7 refactorings I couldn't live without
As a full time developer I spend a lot of time writing code. And I almost never get it right first time. I did once, a long time ago, and since then I’ve not had such luck so I’ve had to rely on a myriad of safety nets, such as unit tests and a keep it simple approach to design. Even then my code tends to grow somewhat organically leading to various code smells that a healthy wave of refactoring wafts away.
I thought I’d take this opportunity to share the ones I use the most often – in fact I couldn’t really live without them these days.
1) Rename and Change Method Signature
My personal favourites. Rename does just what it says on the tin. Initiate the refactoring, tell the IDE to apply it in all the right places and it just does it. When applied to fields in Java beans, the IDE will ask if sir would like those getters/setters renamed as well, and throughout the application, including JSPs. Yes, please, do that for me and save me a whole bunch of time.
Change Method Signature is even better because it includes Rename as a happy side effect. Want to change the order of those parameters and their types but don’t want to screw up all the myriad of calls into those methods? Why, yes, yes I do, Mr IDE. Just click in this box until you’re happy with the new order and let me do all the hard work. Don’t mind if I do (cracks open beer).
2) Extract Method
Especially useful when exploring a new code base. If you want to simplify a method that has clearly gotten out of hand, just select the area you feel should be a method in it’s own right and hit that refactor button. Suddenly all that complex code is whisked away and in it’s place is a simple method call. And if your IDE is really spiffy then you’ll find that all the other copy/pasted versions of that code have also been refactored into the method call. Marvellous.
3) Pull Up and Push Down
Have you suddenly discovered that a method or field is going to be duplicated in a bunch of subclasses? Use Pull Up to move the duplicated method or field into a super class. Done correctly, the IDE will automatically apply the refactoring to all subclasses with the duplication and substitute the super class reference in it’s place.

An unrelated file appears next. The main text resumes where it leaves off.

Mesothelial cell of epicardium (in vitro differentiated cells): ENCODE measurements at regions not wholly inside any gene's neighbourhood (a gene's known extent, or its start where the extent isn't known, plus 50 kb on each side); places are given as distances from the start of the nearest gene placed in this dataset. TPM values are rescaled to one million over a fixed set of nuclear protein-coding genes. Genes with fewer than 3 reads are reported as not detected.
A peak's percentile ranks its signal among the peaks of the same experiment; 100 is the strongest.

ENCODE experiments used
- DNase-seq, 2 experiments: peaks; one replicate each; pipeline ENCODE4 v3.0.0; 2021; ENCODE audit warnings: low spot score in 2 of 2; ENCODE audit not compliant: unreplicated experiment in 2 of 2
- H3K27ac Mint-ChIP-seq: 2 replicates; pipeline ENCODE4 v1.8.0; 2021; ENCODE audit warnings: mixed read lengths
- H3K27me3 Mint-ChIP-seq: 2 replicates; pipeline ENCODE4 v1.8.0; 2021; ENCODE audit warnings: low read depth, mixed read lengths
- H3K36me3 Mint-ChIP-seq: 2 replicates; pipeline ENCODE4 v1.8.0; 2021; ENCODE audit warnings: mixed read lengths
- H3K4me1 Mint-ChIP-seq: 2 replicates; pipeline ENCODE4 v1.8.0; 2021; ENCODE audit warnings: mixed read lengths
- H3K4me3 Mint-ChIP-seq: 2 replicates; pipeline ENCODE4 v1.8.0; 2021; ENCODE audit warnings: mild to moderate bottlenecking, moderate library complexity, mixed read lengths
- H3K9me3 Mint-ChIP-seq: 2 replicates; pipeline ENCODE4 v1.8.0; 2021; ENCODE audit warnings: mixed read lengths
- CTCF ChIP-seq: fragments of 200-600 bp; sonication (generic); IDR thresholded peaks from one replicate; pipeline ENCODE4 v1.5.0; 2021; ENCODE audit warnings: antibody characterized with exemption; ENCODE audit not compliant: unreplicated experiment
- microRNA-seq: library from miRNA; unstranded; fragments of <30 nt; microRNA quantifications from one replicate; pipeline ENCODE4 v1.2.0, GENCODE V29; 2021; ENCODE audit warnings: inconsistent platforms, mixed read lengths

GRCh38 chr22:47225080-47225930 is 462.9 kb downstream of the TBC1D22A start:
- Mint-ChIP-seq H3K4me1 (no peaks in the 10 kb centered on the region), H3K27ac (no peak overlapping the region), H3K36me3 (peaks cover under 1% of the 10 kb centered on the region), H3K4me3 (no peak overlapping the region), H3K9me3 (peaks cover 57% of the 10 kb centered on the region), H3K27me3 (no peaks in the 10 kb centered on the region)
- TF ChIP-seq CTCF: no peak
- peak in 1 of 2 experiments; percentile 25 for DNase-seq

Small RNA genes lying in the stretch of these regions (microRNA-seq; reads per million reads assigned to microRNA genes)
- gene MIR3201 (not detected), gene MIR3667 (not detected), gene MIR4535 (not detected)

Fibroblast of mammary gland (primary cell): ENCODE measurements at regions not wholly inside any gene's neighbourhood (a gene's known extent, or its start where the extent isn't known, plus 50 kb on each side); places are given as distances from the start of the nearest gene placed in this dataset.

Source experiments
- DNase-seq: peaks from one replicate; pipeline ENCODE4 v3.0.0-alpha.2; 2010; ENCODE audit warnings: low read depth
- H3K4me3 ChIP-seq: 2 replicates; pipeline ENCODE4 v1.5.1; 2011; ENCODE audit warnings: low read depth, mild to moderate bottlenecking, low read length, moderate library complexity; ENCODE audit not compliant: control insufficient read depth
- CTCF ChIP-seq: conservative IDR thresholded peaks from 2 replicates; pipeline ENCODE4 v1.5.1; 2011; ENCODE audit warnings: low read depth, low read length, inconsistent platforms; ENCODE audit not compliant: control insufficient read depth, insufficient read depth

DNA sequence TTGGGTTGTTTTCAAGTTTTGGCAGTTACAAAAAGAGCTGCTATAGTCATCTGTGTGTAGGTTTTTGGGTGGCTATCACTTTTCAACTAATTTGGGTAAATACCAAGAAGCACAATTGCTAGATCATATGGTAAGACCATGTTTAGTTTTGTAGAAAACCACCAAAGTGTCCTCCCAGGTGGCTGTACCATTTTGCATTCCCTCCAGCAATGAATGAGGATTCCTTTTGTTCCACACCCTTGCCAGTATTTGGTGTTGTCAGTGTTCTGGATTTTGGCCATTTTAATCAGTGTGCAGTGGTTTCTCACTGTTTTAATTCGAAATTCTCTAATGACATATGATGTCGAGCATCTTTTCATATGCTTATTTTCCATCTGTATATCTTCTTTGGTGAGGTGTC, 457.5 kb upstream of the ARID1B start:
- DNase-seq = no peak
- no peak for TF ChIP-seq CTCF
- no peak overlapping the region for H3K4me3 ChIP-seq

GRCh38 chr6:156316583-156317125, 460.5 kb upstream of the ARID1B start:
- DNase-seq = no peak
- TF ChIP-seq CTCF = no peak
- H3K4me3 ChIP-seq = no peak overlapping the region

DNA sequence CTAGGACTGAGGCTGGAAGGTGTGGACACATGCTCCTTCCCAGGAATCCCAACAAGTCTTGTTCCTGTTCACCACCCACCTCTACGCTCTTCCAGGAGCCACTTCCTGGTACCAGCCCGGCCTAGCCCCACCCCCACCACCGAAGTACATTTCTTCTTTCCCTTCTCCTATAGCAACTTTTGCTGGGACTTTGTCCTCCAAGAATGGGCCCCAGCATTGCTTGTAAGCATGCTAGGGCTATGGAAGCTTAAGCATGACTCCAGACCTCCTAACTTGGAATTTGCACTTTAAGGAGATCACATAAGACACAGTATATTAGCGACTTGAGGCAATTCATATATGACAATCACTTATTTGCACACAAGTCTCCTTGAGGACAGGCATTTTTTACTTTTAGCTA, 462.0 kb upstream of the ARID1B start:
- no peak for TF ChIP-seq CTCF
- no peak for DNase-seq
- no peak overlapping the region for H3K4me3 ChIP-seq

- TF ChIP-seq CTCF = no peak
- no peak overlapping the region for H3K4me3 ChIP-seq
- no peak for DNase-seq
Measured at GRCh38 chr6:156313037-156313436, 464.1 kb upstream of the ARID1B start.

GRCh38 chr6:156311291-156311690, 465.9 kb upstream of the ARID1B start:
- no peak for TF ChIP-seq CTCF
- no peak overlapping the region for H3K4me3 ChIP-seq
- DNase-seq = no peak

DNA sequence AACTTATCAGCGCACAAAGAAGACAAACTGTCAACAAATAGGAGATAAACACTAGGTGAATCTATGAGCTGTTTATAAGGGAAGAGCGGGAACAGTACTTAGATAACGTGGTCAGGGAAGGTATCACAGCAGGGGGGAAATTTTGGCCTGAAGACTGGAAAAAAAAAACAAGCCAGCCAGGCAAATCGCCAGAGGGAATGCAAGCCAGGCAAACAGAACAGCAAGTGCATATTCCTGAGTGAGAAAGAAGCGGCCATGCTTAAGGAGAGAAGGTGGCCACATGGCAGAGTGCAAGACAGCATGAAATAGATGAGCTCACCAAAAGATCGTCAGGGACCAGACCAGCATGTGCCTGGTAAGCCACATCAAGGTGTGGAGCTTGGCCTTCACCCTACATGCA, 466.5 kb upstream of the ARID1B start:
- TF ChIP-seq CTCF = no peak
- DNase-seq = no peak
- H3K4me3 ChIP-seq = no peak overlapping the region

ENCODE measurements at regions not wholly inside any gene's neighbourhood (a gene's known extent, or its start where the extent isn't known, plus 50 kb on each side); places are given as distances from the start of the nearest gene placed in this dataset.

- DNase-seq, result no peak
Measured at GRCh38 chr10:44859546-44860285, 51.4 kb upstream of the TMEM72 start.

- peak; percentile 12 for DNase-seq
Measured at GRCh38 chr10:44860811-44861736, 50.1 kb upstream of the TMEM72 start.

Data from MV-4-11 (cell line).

Push Down, as it’s name suggests, does the opposite. Your wonderful base class is now preventing subclasses from specialising as they should so you push the field or method down so that the subclasses can implement the method or not as they see fit.
4) Extract Base Class
Want to do a Pull Up but don’t have a super class in place? No problem, just use this and select the methods/fields that you want pulled up. Want that base class abstract? Not a problem, just tick the box, sir.
5) Introduce Parameter Object
If there’s one thing I really hate it’s a method with a long parameter list. And by long I mean 5 parameters maximum. Especially if they’re all named string1, string2, stringX and so on because a) it’s mental, 2) it’s confusing and iii) nobody will ever get the parameters in the correct order.
The solution to this debacle is, of course, to introduce a parameter object. A simple Value Object (read Java Bean) that abstracts all the parameters away behind a single reference. Want to add a new parameter but don’t want to have to go and change all the method signatures on your publicly available API? Just make sure they take a parameter object and the API will continue to work as you change the properties on the parameter object. If you were feeling really ambitious you could put validation code into the parameter object to provide a defensive layer, but that’s just silly, isn’t it? Isn’t it?
6) Introduce Constant
We’ve all done it: hard coded a string or number somewhere. Then used it again. And again. Then realised that, really, it should be defined properly somewhere up in the root of the class or ideally injected. And that is exactly what the Introduce Constant refactoring does. With a swift click of the mouse all the duplications are pulled up into a single, well named constant field destined to remain the single point of reference for that datum for all time. Very DRY.
7) Introduce Field
Method signatures getting a bit repetitive with that same reference getting passed around all over the place? It’s about time that parameter was converted into a fully fledged field.
The only problem with refactoring is that after you’ve done it a few times you kind of get addicted to it. Before long you’ll be spotting duplications and excessive parameter lists all over the place and applying refactorings to tidy them all up and what are you left with? Just well designed, clean code that is much easier to maintain.